Open Access

Measurement invariance across chronic conditions: a systematic review and an empirical investigation of the Health Education Impact Questionnaire (heiQ™)

  • Michael Schuler1Email author,
  • Gunda Musekamp1,
  • Jürgen Bengel2,
  • Sandra Nolte3,
  • Richard H Osborne4 and
  • Hermann Faller1
Health and Quality of Life Outcomes201412:56

https://doi.org/10.1186/1477-7525-12-56

Received: 31 January 2014

Accepted: 17 April 2014

Published: 23 April 2014

Abstract

Background

To examine whether lack of measurement invariance (MI) influences mean comparisons among different disease groups, this paper provides (1) a systematic review of MI in generic constructs across chronic conditions and (2) an empirical analysis of MI in the Health Education Impact Questionnaire (heiQ™).

Methods

(1) We searched for studies of MI among different chronic conditions in online databases. (2) Multigroup confirmatory factor analyses were used to study MI among five chronic conditions (orthopedic condition, rheumatism, asthma, COPD, cancer) in the heiQ™ with N = 1404 rehabilitation inpatients. Impact on latent and composite mean differences was examined.

Results

(1) A total of 30 relevant studies suggested that about one in three items lacked MI. However, only four studies examined impact on latent mean differences. Scale means were only affected in one of these three studies. (2) Across the eight heiQ™ scales, seven scales had items with lack of MI in at least one disease group. However, in only two heiQ™ scales were some latent or composite mean differences affected.

Conclusions

Lack of MI among disease groups is common and may have a relevant influence on mean comparisons when using generic instruments. Therefore, when comparing disease groups, tests of MI should be implemented. More studies of MI and according impact on mean differences in generic questionnaires are needed.

Keywords

Measurement invariance Bias Chronic disease Generic questionnaire Systematic review

Background

Generic questionnaires are based on the idea that important aspects of patients can be described across different chronic conditions. One such instrument, the Health Education Impact Questionnaire (heiQ™), aims to measure proximal outcomes of self-management programs across disease groups on eight disparate constructs, ranging from emotional distress to navigating the healthcare system. Ideally, the measurement properties of generic tools should be stable across disease-related characteristics, a property known as measurement invariance (MI) [1].

MI is often studied among gender, age or ethnic groups [2, 3], but only little is known about MI across different chronic conditions. This paper helps to close this gap in the literature. The main research questions of this paper are, whether non-invariant items in generic questionnaires across different chronic conditions are a common finding and whether non-invariant items influence the validity of substantial statistical analyses with these questionnaires. First, the concept of MI and some important aspects of investigating MI are described. Second, a systematic review of studies that examined MI across different chronic conditions is presented. Third, the paper contains an empirical analysis of MI of the German version of the heiQ™. Results from the systematic review facilitate the interpretation of the results of the heiQ™ MI analyses.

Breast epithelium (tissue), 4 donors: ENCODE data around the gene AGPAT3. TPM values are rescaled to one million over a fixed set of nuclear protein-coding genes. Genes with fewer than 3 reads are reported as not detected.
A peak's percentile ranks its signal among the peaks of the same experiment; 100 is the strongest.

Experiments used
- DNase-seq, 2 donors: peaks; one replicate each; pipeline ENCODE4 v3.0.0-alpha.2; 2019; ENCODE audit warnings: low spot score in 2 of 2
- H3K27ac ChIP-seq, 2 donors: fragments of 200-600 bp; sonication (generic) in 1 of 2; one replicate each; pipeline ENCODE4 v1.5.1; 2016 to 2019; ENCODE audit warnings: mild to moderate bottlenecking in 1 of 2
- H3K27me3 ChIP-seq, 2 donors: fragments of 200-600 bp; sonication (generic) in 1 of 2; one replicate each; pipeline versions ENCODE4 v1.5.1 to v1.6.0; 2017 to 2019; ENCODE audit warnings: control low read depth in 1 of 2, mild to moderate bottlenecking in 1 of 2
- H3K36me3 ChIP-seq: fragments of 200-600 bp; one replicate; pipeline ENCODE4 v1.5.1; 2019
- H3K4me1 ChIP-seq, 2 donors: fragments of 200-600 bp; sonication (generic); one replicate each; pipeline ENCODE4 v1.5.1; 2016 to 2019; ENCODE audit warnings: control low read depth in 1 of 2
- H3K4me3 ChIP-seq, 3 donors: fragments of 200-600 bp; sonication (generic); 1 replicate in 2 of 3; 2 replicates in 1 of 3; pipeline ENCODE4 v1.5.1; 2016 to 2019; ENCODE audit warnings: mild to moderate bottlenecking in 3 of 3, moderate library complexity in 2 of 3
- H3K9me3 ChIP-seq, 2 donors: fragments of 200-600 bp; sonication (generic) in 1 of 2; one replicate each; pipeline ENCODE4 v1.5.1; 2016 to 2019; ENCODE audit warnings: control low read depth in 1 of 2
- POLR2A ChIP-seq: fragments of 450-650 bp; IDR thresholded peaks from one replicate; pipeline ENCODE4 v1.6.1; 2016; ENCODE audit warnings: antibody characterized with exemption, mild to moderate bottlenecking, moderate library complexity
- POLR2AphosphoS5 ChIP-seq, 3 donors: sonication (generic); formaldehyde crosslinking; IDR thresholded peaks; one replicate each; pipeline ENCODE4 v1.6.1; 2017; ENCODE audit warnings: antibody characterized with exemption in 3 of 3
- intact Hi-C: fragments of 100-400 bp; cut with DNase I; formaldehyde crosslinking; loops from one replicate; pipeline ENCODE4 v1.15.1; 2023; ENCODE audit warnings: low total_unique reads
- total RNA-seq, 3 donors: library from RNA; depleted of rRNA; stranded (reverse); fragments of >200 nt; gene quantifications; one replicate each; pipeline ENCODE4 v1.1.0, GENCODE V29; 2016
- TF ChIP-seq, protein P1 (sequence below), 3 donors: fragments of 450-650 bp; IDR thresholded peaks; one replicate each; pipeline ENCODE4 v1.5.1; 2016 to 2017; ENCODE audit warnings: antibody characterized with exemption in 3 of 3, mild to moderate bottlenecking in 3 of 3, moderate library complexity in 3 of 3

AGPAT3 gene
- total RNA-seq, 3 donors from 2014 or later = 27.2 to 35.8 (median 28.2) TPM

Measurement invariance

MI is the property of a measure being influenced systematically only by the construct that is intended to be measured. That is, no other characteristic of the persons being measured (for example gender or disease group) or the assessment context should have a systematic influence on the measurement results [4]. Therefore, persons with the same level in the construct of interest are expected to have the same numerical values in the measure. If MI does not hold between two or more groups in a measure, estimates of mean differences between these groups [5], correlations with other constructs [3] or selection decisions based on cut-off values [6] may be biased. It may even be questionable whether the instrument measures the same construct among comparison groups [5]. Therefore, MI is regarded as a prerequisite for group comparisons [1, 7].

In the literature, a range of different concepts has been assigned to MI, for example “item bias” or “differential item functioning” (DIF) [4, 7, 8]. Although these concepts differ in some nuances from MI [4, 5], they are used interchangeably for the purposes of this article. Furthermore, different statistical test procedures were developed to examine MI, some of which are based on observable variables, while others are based on latent variable models such as item response theory (IRT) or the common factor model [8, 9]. Most of them follow the “…’matching principle’: systematic group differences in scores on a scale or item are considered as evidence of measurement bias only if group differences in scores remain among individuals who are all matched on the construct or latent variable being measured by the scale or item” ([9], p. S171). When using latent variable models, MI refers to invariant model parameters, e.g. factor loadings or item difficulties [7]. Unfortunately, different statistical methods can lead to different results; a “… true criterion …[to detect violations of MI did not]… stand up” ([10], p. S177). However, three aspects should be taken into account when studying MI: type of parameter [11], magnitude and impact [12].